Continuing the Conversation on Teen Suicide: Warning Signs

“There’s no need to go and blow the candle out / Because you’re not done. / You’re far too young / And the best is yet to come.” ~”Lullaby” by Nickelback

Suicide is devastating to family, friends, and a community. The loss from suicide leaves a gaping hole in families, neighborhoods, schools, and communities; each suicide intimately affects at least six other people. Parents, siblings, classmates, coaches, and neighbors may be left wondering if they could have done something to prevent that young person from turning to suicide. In this post I will go over the suicide warning signs someone who is contemplating suicide might exhibit. In a future post, I will discuss how to help this person, or get help if you are the one considering suicide.

The World Health Organization estimates that approximately 1 million people worldwide die each year from suicide. For those who are not in the grips of suicidal depression and despair, it may be difficult and even confusing to understand what would drive so many individuals to take their own lives. However, a suicidal person is in so much pain that he or she can see no other option. This is why knowing what to look for can prevent suicide and provide help and hope as an alternative.

National Suicide Prevention Hotline (24 hours a day): 1-800-273-8255

WARNING SIGNS

There are many potential warning signs to suicide; the following are some of the most common red flags to look for:

  1. Self-harm or suicidal talk. Take any talk or mention of suicide very seriously. This is not just a warning sign, it is a cry for help!
  2. Talking or writing a lot about death or dying.
  3. Hopelessness. Though subtle, studies have found that hopelessness is a strong predictor of suicide. This hopelessness is often accompanied by “unbearable” feelings, a bleak future, and feeling like there nothing to look forward to.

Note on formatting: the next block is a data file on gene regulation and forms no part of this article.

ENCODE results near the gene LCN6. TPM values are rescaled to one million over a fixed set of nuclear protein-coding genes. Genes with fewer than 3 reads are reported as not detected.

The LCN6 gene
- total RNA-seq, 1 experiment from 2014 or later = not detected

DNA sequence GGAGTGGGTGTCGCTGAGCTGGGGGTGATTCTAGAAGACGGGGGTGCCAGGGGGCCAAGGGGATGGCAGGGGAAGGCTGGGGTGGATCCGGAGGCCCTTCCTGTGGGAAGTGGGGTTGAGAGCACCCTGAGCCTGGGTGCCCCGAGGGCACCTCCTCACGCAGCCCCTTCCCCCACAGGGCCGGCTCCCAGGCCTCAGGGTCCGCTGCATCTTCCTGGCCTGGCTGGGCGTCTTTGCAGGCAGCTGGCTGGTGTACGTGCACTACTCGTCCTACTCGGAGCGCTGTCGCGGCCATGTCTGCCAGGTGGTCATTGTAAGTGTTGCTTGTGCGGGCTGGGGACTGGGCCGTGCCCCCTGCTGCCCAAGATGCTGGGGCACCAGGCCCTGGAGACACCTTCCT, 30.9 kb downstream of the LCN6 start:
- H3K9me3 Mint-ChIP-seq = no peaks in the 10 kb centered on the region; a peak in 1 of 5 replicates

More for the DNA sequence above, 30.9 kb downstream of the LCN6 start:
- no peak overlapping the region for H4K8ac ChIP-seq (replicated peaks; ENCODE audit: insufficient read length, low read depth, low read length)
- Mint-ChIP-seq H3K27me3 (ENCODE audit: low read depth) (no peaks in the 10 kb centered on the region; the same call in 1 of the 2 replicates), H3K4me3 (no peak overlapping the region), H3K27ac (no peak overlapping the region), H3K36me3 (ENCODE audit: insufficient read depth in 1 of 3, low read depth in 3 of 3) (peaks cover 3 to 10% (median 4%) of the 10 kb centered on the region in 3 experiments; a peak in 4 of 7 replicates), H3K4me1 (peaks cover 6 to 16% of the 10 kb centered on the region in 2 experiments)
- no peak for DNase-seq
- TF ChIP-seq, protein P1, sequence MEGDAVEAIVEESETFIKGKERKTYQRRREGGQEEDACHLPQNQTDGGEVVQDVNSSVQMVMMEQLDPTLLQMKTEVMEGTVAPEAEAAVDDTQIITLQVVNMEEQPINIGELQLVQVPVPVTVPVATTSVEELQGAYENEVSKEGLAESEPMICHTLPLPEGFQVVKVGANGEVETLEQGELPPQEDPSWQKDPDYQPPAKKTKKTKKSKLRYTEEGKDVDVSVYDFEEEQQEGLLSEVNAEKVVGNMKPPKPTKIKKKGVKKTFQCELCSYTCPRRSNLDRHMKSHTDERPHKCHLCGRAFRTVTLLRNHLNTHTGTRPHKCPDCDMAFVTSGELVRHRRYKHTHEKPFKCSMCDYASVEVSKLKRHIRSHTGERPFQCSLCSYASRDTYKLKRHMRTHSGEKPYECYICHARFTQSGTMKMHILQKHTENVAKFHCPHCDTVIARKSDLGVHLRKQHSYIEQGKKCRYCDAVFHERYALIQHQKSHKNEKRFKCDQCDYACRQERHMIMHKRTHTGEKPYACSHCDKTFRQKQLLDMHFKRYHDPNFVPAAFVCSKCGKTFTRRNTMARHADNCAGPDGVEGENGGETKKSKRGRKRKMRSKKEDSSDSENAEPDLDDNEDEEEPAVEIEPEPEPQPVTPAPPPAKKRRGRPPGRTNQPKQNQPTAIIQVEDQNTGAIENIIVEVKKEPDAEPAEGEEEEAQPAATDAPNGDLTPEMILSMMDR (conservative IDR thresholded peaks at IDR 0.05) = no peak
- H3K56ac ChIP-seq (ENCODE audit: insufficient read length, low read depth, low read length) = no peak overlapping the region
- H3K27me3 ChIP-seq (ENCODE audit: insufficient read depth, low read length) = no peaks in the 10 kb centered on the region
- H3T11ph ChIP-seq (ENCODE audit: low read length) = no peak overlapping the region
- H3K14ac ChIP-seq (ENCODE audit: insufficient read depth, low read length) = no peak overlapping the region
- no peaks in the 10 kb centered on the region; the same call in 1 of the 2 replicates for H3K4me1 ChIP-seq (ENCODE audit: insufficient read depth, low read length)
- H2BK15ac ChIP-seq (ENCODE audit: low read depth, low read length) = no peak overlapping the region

4. Loss of interest in day-to-day activities.
  5. Neglect of his/her appearance.
  6. Big changes in eating or sleeping habits.
  7. Withdrawing from friends and family. Increasing social isolation and the desire to be left alone.
  8. Dramatic mood swings or sudden personality changes, such as switching from outgoing to withdrawn or well-behaved to rebellious.
  9. Self-loathing and self-hatred. Feelings of worthlessness, guilt, shame, and self-hatred; feeling like a burden that no one would miss.
  10. Self-destructive behaviors. Increased alcohol or drug use, reckless driving, unsafe sex.
  11. Seeking out lethal means, such as weapons and drugs.
  12. Getting affairs in order. Making out a will, giving away prized possessions, making arrangements for family members.
  13. Saying goodbyes. This might include unusual or unexpected visits or calls to family and friends and saying goodbye to people as if they will not be seeing each other again.

These signals are even more dangerous if the person has a mood disorder such as depression or bipolar disorder, suffers from alcohol dependence, has previously attempted suicide, or has a family history of suicide. Take these red flags very seriously!

National Suicide Prevention Hotline (24 hours a day): 1-800-273-8255

If you see or experience any of these warning signs, do not dismiss them! I will write a detailed post on what to say and how to help in these situations next week. If you need immediate help, I suggest approaching a teacher or school counselor–they are trained to assist you and your classmates with this delicate yet urgent matter. Additionally, the National Suicide Prevention Hotline is available for calls and chats 24 hours a day (1-800-273-8255), and most communities have hotlines you can text for immediate anonymous help. In dire circumstances, call 911.

Knowing these warning signs could save a life. Pay attention to your peers. As always, please do not hesitate to contact me with questions. If you are battling thoughts and feelings of hopelessness and self-harm, please click here to schedule a session. My door is always open for you!

Melissa Cluff is a licensed marriage and family therapist based in Lewisville, Texas, personally seeing clients in the North Dallas area.

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